As California goes...

As the EPA prepares to issue a finding that carbon-dioxide is a danger to public health, it is instructive to look at a real life example of the consequences.  As has been discussed on American Thinker, EPA director Lisa Jackson has the ability to single-handedly deliver a knockout punch to the economy with her CO2 finding.  There are indications the announcement of an "endangerment finding" could be made on April 2nd, the anniversary of the 2007 supreme court decision declaring that CO2 is an air pollutant.  Such a finding would require the EPA by law to draft regulations that would govern CO2 emissions from power plants, industrial sites, vehicles and any other source.  It would create a monster:

Administration officials have said they would limit regulation to facilities over a certain size. But legal experts say designating carbon dioxide a public danger could open up any emitters to legal challenge. The U.S. Chamber of Commerce and the National Association of Manufacturers have been lobbying the EPA for months against trying to regulate greenhouse gases under the Clean Air Act, warning that such action would lead to costly new regulations affecting not only coal plants and large manufacturers but also schools, apartment buildings and hospitals.  "Once carbon dioxide is regulated, they can no longer contain the Clean Air Act...and it would completely shut the country down," said William Kovacs, a chamber vice president.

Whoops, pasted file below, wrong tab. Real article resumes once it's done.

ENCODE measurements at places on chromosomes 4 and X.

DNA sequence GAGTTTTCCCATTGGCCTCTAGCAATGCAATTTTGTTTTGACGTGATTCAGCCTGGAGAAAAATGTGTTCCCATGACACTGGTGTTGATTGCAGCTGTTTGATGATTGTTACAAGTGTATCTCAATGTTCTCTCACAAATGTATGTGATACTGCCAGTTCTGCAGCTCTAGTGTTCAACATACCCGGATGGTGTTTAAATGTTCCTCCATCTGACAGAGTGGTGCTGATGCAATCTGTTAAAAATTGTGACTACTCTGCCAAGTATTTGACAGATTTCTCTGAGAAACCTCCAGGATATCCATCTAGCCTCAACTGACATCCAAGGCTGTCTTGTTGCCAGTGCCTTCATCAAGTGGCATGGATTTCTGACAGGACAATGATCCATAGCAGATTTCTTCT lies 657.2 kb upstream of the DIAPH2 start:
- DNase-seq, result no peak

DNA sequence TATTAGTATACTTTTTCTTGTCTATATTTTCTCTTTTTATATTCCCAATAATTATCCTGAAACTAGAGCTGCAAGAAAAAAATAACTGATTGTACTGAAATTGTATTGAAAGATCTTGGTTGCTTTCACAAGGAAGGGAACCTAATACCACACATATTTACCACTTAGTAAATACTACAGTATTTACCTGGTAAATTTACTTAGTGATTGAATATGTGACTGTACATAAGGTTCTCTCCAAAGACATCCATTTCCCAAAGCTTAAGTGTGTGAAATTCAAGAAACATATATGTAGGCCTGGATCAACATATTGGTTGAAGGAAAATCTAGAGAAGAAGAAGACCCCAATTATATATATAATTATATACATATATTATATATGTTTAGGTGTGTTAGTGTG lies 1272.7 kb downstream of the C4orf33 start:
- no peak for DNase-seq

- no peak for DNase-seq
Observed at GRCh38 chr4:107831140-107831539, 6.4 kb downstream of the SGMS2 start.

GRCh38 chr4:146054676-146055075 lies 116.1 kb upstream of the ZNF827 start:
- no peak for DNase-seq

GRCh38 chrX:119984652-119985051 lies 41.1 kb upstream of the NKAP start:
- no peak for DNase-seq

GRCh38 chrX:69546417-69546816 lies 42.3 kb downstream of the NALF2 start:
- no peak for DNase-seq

The threat of EPA bureaucrats regulating and levying fines for CO2 emissions may be a wedge to prod congress to pass Obama's economy-killing cap and trade tax scheme, as many in congress are uneasy with the EPA regulating emissions, especially members who have coal-fired plants or industrial sites in their districts.  But what happens when industries are targeted by CO2 regulations?  California passed a measure in 2006 to reduce carbon-dioxide emissions, which Washington is looking to as a model.  A recent column in the New York Times gives us a pretty good idea of the consequences.  For more than 100 years the Calportland cement company has manufactured cement from its limestone quarry in Colton, California, outside of Los Angeles.  Already under pressure from plunging prices and profits, the company is facing large new expenses from the cost of meeting California's CO2 control regulations.    

State regulators have projected that retrofitting the state’s 11 cement plants would cost $220 million and reduce carbon dioxide emissions by 12 percent per ton of cement. But CalPortland’s executives say it would cost more than that to retrofit the Colton plant alone.  “We don’t have enough limestone left to invest $200 million,” said James A. Repman, the company’s president.